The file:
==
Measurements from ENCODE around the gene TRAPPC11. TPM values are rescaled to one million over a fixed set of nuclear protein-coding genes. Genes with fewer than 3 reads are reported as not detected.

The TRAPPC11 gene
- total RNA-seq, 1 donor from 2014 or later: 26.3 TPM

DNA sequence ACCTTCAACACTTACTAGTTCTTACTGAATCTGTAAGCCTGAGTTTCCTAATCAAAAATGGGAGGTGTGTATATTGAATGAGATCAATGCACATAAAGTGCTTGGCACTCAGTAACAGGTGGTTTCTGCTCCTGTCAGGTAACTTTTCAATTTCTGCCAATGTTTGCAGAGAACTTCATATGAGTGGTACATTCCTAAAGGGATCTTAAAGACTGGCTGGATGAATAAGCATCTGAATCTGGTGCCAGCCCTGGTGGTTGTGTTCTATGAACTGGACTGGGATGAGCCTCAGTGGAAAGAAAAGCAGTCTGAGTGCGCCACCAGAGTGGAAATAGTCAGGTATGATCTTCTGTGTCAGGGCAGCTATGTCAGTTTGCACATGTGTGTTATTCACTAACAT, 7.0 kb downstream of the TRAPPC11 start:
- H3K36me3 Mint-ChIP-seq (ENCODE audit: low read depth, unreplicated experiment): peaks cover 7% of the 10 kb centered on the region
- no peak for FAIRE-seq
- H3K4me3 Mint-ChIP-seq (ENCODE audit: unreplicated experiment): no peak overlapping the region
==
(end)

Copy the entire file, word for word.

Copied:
Measurements from ENCODE around the gene TRAPPC11. TPM values are rescaled to one million over a fixed set of nuclear protein-coding genes. Genes with fewer than 3 reads are reported as not detected.

The TRAPPC11 gene
- total RNA-seq, 1 donor from 2014 or later: 26.3 TPM

DNA sequence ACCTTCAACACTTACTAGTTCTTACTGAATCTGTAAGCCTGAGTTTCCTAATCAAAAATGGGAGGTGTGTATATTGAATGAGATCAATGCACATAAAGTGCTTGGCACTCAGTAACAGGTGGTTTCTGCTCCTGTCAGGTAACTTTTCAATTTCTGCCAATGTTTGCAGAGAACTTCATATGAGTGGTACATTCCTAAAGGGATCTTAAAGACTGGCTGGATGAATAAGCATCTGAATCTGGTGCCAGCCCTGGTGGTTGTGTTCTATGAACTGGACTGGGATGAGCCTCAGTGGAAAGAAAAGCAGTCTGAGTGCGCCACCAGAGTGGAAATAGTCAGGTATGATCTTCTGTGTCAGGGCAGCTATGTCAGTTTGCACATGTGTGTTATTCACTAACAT, 7.0 kb downstream of the TRAPPC11 start:
- H3K36me3 Mint-ChIP-seq (ENCODE audit: low read depth, unreplicated experiment): peaks cover 7% of the 10 kb centered on the region
- no peak for FAIRE-seq
- H3K4me3 Mint-ChIP-seq (ENCODE audit: unreplicated experiment): no peak overlapping the region